Type 2 diabetes and exercises: How physical activities has a positive impact on the lives of diabetic patients.

Photo by: Kate on Unsplash 

According to the Federal Ministry of Health, 7.2 percent of adults in Germany (aged 18 to 79) have diabetes mellitus. The majority, about 90 to 95 percent, experience the non-insulin-dependent type 2 diabetes. This condition, commonly known as diabetes, brings significant daily challenges for millions of people, making their lives tougher and increasing the risk of other serious illnesses. Both for preventing this chronic metabolic disease and for acute treatment, engaging in exercise and sports can be beneficial.

What is the difference between type 1 and type 2 diabetes?

In both cases, the body has a problem with the hormone insulin. This substance is needed to transport sugar from the blood into the cells or liver. If this process does not work properly, the blood sugar level in the blood will rises steadily.

While the body cannot produce insulin at all in diabetes type 1, in type 2 the pancreas produces too slowly and too little amounts of insulin or the insulin produced no longer works properly in the cells. Type 1 diabetes comes on suddenly with no prevention, and it requires insulin treatment. In contrast, Type 2 diabetes develops gradually but can be avoided with a healthy lifestyle. Managing mild cases involves exercise, improved nutrition, and weight loss, while more severe cases may need medication.

Type 2 diabetes was traditionally labeled as adult-onset diabetes because it primarily affected older individuals. However, it is increasingly prevalent among adolescents nowadays. This shift is partly attributed to the sedentary lifestyles prevalent in modern society. 

Why are physical activities important during the type 2 diabetes treatment? 

Exercises, especially in the aerobic range, supports the treatment of type 2 diabetes in different ways:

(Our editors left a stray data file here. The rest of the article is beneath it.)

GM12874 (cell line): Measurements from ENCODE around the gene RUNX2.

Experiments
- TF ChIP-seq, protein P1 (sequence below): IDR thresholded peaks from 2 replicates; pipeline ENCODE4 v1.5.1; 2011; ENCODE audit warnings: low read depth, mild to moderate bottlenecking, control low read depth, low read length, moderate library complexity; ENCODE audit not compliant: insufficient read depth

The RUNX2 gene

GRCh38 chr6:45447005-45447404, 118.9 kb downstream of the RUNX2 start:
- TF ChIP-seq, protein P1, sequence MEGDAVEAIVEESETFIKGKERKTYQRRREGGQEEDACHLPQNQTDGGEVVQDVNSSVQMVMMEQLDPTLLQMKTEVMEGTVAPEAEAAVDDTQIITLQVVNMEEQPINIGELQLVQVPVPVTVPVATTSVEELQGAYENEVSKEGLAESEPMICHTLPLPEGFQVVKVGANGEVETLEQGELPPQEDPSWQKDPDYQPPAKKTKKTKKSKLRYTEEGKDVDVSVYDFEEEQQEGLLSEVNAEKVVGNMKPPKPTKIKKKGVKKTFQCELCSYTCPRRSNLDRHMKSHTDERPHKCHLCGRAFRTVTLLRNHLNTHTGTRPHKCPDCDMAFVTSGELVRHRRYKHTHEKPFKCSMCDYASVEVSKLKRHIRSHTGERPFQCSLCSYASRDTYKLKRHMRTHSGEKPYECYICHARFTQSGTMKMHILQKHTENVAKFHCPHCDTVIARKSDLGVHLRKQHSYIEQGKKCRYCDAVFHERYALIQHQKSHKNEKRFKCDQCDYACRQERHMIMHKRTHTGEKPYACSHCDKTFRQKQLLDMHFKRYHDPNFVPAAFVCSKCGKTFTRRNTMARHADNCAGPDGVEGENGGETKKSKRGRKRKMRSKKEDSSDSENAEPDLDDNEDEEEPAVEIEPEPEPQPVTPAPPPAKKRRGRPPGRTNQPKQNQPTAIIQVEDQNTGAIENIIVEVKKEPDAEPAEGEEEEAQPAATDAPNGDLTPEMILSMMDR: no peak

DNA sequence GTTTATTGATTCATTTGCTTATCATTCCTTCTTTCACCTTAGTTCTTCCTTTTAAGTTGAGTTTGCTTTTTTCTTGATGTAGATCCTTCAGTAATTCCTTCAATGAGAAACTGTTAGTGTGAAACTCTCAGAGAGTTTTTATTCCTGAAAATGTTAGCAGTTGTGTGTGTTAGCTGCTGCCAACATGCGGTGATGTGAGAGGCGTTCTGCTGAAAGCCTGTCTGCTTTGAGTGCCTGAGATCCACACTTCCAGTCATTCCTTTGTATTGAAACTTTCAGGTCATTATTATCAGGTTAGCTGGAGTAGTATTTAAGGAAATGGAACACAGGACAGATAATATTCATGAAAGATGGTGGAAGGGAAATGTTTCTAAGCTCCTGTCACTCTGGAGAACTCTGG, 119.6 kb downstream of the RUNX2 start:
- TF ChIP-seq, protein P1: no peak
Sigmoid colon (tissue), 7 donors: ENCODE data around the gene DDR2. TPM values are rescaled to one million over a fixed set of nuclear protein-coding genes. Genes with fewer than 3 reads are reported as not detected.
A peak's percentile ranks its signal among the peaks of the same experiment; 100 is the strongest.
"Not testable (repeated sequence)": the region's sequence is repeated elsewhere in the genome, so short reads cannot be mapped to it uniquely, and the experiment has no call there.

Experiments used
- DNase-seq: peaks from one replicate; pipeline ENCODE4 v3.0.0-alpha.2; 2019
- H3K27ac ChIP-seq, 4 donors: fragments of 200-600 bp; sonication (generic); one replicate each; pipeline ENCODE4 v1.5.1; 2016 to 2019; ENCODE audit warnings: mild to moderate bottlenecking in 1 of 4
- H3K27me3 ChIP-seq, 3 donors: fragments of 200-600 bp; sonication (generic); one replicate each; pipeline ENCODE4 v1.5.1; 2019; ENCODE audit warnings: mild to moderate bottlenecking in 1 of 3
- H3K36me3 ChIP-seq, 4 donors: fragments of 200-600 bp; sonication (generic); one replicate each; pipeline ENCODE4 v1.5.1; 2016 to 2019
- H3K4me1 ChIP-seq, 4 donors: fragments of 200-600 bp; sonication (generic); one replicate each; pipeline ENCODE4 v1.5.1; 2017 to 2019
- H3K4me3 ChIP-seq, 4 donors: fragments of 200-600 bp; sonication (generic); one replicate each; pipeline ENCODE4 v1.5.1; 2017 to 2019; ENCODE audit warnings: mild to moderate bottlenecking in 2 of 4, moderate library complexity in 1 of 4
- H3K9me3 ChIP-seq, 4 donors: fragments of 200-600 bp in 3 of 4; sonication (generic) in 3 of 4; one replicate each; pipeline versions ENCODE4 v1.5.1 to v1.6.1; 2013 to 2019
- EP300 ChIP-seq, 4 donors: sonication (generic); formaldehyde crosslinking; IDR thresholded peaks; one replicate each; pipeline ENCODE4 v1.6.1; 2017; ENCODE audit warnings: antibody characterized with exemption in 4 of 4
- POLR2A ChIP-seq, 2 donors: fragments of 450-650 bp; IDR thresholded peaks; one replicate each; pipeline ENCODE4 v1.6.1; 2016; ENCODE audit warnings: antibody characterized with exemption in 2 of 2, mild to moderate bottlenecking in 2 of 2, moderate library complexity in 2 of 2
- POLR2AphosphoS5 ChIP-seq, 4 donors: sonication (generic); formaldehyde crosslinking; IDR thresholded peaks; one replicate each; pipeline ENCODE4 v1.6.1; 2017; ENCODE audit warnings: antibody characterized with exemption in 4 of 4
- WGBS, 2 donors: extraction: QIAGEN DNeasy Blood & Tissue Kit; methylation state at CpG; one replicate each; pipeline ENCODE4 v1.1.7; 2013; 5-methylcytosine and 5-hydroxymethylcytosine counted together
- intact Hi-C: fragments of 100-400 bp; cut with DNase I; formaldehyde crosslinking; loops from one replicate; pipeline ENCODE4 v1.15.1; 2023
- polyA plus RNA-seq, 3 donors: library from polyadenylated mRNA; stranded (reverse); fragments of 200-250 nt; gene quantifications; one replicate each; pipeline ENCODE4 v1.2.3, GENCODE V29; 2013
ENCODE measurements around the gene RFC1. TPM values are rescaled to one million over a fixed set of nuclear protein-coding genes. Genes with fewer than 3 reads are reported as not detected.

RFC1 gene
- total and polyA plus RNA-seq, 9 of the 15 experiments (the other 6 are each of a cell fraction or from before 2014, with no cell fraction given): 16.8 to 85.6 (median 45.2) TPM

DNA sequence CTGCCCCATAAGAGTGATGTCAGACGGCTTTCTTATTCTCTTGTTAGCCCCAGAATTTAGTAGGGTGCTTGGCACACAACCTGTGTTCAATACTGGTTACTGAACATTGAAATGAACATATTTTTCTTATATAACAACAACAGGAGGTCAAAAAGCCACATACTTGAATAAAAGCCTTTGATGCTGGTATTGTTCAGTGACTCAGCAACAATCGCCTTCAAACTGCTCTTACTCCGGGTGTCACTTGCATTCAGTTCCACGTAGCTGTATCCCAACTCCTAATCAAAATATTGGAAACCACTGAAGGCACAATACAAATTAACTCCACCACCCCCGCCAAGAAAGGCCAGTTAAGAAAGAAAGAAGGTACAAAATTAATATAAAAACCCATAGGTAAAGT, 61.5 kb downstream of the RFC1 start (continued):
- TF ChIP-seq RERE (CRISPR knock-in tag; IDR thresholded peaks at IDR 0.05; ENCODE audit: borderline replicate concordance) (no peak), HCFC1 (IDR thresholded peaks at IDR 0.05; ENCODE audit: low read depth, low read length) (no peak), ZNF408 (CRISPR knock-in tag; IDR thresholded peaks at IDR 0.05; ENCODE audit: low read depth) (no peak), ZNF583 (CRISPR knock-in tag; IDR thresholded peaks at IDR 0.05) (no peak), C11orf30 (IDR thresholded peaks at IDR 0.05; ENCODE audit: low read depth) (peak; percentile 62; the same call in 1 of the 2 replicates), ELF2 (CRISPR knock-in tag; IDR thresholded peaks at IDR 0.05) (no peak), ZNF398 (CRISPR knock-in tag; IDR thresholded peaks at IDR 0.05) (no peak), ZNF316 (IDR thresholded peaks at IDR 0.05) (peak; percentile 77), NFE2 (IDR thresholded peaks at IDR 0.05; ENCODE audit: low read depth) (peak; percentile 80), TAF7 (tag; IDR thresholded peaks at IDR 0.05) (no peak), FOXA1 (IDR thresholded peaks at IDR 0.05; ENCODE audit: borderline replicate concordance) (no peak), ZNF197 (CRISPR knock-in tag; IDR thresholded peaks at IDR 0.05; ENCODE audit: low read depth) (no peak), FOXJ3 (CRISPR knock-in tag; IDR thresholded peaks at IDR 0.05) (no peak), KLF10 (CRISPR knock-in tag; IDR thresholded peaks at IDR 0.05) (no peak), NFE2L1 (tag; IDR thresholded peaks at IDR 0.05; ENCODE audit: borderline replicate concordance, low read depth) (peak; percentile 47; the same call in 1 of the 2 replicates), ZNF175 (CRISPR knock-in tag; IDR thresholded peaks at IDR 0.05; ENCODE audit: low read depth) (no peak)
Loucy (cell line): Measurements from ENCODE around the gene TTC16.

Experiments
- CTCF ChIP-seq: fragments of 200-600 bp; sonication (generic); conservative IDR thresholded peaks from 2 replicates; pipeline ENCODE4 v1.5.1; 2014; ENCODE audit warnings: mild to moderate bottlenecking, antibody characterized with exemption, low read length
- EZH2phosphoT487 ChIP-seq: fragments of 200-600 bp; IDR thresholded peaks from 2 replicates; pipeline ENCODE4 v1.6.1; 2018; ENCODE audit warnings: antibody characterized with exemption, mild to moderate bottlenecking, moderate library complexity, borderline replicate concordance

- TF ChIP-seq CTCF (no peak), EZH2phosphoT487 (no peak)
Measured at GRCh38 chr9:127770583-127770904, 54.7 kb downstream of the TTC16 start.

• Reduction in body weight
  • Glucose tolerance and insulin sensitivities are improved
  • Reduction of HbA1c levels
  • Cardiorespiratory system is improved
  • Risk of cardiovascular disease is reduced

Studies have shown that aerobic training in the form of walking, for example, brought significant health benefits to type 2 diabetes patients after just two years. Other appropriate sports include jogging, low-intensity swimming and cycling. Since physical activity is an effective and cost-saving treatment tool, it also reduces the burden on the healthcare system.

Regular monitoring of individual health data

Since type 2 diabetes usually begins gradually, regular monitoring of personal health data is recommended. In this way the disease can be detected early. If you already have type 2 diabetes, whilst having a healthier lifestyle, constant adjustment of your individual treatment is important.

It's best to regularly review and adjust changes in your diet and exercise based on your individual metabolic profile. Our compromise is to continuously improve our devices, using non-invasive breath gas analysis to measure real-time health data. This helps in early diagnosis and prevention, aiming to prevent and combat diseases effectively. 

Author: Lisa Schräder

Translation: Bruna Rocha 


Bundesministerium für Gesundheit: Diabetes mellitus Typ 1 und Typ 2, URL: https://www.bundesgesundheitsministerium.de/themen/praevention/gesundheitsgefahren/diabetes#:~:text=In%20Deutschland%20ist%20bei%20circa,Stellschrauben%20zur%20Bek%C3%A4mpfung%20von%20Diabetes(Stand: 18.12.2023). 

Cannata F., Vadalá G., Russo F., Rocco P. et al: Beneficial Effects of Physical Activity in Diabetic Patients (2020), URL: https://www.ncbi.nlm.nih.gov/pmc/articles/PMC7739324/ (Stand: 18.12.2023).

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